# Find the satellite's altitude above the earth's surface

• whitetiger
In summary: It seems likely to me that the potential energy should have been given as a negative number so that the difference would make sense. -1.49 x 10^11 J- 0= -1.49 x 10^11 J. That certainly makes more sense. With that, you have -1.49 x 10^11= -(GMeM)/r so that GMeM= 1.49 x 10^11 r. Now, instead of the rather ridiculous GMeM= 1.49 x 10^11 r^2, we have GMeM= 1.49 x 10^11 r and, putting that into GMeM/r=
whitetiger
When in orbit, a communication satellite attracts the Earth with a force of 15.1 kN and the earth-satellite gravitational potential energy (relative to zero at infinite separation) is - 1.49×10^11 J. Take the radius of the Earth to be r_e = 6.38×106 m.

Find the satellite's altitude above the Earth's surface.

We know that the gravitational potential energy is U = -(GMeM)/r, and it is given to be -1.49 x 10 ^11.

We also know the gravitational force to be Fg = (GMeM)/r^2

I am not sure, but can we set the two equations equal to each other and solve for r

whitetiger said:
When in orbit, a communication satellite attracts the Earth with a force of 15.1 kN and the earth-satellite gravitational potential energy (relative to zero at infinite separation) is - 1.49×10^11 J. Take the radius of the Earth to be r_e = 6.38×106 m.

Find the satellite's altitude above the Earth's surface.

We know that the gravitational potential energy is U = -(GMeM)/r, and it is given to be -1.49 x 10 ^11.

We also know the gravitational force to be Fg = (GMeM)/r^2

I am not sure, but can we set the two equations equal to each other and solve for r
Forgive me I have just started here. You might be on the right track but (and my physics is rusty) r would likely include the Earth's radius as r should be measured from the centre of gravity.

Why not F=mg U=mgh U=Fh h=U/F

Sorry what does this (below) mean?
""and the earth-satellite gravitational potential energy (relative to zero at infinite separation)""

i suspect this needs to be understood again as to whether the radius of Earth is included or not.

sirius0 said:
Forgive me I have just started here. You might be on the right track but (and my physics is rusty) r would likely include the Earth's radius as r should be measured from the centre of gravity.

Why not F=mg U=mgh U=Fh h=U/F

Sorry what does this (below) mean?
""and the earth-satellite gravitational potential energy (relative to zero at infinite separation)""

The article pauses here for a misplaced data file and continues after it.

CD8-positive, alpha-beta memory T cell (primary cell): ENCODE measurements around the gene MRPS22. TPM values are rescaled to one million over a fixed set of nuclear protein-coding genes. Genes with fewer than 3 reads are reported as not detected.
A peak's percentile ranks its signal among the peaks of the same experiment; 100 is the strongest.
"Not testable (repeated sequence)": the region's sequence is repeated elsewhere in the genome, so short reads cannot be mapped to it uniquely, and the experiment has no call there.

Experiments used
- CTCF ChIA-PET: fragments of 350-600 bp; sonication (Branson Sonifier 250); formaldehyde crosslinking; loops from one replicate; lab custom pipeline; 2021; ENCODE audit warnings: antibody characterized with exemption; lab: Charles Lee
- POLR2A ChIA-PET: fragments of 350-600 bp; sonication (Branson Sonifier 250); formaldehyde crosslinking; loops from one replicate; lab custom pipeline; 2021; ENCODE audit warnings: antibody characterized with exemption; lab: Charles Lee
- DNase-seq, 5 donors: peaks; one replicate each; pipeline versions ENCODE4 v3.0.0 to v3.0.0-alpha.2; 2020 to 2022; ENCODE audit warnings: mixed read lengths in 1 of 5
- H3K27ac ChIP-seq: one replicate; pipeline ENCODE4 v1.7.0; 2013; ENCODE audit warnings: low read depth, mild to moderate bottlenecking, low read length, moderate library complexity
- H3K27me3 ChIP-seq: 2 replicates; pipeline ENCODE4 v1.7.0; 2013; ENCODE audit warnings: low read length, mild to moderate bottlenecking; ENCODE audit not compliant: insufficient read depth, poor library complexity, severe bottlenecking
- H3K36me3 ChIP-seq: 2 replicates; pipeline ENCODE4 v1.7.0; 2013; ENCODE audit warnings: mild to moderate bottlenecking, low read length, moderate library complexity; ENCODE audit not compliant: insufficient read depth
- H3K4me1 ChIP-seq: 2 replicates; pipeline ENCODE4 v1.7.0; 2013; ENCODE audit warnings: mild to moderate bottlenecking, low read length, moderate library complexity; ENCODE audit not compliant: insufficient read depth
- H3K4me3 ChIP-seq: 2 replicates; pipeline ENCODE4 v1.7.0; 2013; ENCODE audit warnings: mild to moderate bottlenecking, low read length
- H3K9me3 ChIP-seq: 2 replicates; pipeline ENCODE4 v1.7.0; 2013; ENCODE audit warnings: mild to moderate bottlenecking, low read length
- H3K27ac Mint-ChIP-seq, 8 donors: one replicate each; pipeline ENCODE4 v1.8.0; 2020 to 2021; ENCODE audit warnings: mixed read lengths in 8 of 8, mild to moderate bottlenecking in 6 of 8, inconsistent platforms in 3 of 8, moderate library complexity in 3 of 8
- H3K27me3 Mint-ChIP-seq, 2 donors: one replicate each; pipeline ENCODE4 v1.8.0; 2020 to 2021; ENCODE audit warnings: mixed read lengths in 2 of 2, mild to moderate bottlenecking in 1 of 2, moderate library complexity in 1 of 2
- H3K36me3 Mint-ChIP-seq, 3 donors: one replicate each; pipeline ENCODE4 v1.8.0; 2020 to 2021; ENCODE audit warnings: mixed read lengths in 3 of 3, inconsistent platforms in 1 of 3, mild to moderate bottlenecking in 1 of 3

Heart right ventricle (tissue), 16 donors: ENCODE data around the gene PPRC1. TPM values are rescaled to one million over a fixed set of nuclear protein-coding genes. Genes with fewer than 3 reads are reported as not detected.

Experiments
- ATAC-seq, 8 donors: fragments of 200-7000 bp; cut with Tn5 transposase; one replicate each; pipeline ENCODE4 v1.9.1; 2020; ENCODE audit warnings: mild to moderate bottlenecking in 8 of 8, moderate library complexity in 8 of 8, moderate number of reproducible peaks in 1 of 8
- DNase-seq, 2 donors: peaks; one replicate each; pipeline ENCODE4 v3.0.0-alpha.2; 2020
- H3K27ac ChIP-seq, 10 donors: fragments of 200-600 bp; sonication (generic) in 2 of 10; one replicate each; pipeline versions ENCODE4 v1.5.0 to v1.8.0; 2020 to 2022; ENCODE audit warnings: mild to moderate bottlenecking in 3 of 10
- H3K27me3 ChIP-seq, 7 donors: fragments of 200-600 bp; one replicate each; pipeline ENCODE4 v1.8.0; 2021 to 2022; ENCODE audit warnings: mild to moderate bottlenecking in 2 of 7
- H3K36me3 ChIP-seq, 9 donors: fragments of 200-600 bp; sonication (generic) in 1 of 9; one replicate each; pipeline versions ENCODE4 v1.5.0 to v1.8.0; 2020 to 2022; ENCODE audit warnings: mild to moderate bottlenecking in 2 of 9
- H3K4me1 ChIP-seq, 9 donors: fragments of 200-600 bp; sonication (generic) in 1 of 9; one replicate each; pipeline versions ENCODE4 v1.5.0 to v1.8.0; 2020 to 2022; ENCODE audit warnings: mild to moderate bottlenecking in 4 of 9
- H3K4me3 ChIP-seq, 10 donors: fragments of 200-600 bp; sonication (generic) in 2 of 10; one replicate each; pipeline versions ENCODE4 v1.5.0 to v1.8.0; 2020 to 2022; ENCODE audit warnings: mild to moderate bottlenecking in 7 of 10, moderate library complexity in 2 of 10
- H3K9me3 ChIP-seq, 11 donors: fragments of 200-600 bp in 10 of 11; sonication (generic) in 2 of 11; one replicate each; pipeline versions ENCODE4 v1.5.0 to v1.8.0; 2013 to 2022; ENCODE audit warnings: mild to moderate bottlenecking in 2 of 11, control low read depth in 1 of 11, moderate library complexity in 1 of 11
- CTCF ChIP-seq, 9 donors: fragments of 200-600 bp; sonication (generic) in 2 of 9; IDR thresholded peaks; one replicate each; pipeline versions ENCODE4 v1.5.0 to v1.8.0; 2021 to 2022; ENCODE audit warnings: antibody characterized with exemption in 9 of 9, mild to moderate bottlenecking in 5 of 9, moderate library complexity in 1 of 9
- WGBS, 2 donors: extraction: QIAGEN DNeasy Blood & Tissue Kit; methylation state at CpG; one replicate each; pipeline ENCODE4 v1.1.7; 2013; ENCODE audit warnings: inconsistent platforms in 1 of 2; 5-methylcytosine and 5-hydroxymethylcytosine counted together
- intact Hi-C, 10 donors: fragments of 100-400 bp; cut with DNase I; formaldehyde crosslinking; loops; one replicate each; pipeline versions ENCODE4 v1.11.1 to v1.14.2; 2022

i suspect this needs to be understood again as to whether the radius of Earth is included or not.

Yes, I have tried F=mg U=mgh U=Fh h=U/F and substituting in 1.49×10^11 J/ 15.1 kN. But I've got the wrong answer.

Can someone comment more on this

Thank

I think we have to use the radius of the Earth to calculate for the satellite's altitude

So the above equation F = mgU = mgh U=Fh h= U/F is not correct

whitetiger said:
When in orbit, a communication satellite attracts the Earth with a force of 15.1 kN and the earth-satellite gravitational potential energy (relative to zero at infinite separation) is - 1.49×10^11 J. Take the radius of the Earth to be r_e = 6.38×106 m.

Find the satellite's altitude above the Earth's surface.

We know that the gravitational potential energy is U = -(GMeM)/r, and it is given to be -1.49 x 10 ^11.

We also know the gravitational force to be Fg = (GMeM)/r^2

I am not sure, but can we set the two equations equal to each other and solve for r
No, you can't "set the two equations equal to each other"! They measure different things and are not equal.

Have you copied the problem correctly? You have both gravitational force and potential energy equal to -1.49 x 10^11 (one in Newtons and the other in Joules). It is possible that they happen to be the same but rather peculiar!

Assuming that is correct, you can use the fact that Fg= (GMeM)/r^2= 1.49 x 10^11 to determine that GMeM= 1.49 x 10^11 r^2. Now put that value into GMeM/r= 1.49 x 10^11 and solve for r. Hmm, you seem to have, then,
1.49 x10^11r^2/r= 1.49 x 10^11 from which we determine that r= 1 m. That satellite is "orbiting" one meter more than 10^6 m deep in the earth! Check the problem again!

## 1. What is the formula for finding a satellite's altitude above the earth's surface?

The formula for finding a satellite's altitude above the earth's surface is: altitude = (radius of orbit + earth's radius) - earth's radius.

## 2. How do you determine the radius of a satellite's orbit?

The radius of a satellite's orbit can be determined by using the satellite's speed, the gravitational constant, and the mass of the earth. The formula is: radius = (gravitational constant * mass of earth) / (satellite's speed)^2.

## 3. Can the altitude of a satellite change over time?

Yes, the altitude of a satellite can change over time due to factors such as atmospheric drag, gravitational pull from other objects, and changes in the satellite's orbit. This is why regular adjustments and maintenance are necessary for satellites.

## 4. What is the average altitude of a satellite?

The average altitude of a satellite is approximately 22,236 miles (35,786 kilometers) above the earth's surface. This distance is known as geostationary orbit and is where most communication and weather satellites are placed.

## 5. How do satellites maintain a stable altitude above the earth's surface?

Satellites maintain a stable altitude above the earth's surface through a combination of their speed and the gravitational pull from the earth. They are also equipped with thrusters and gyroscopes that help them make small adjustments to their orbit when needed.

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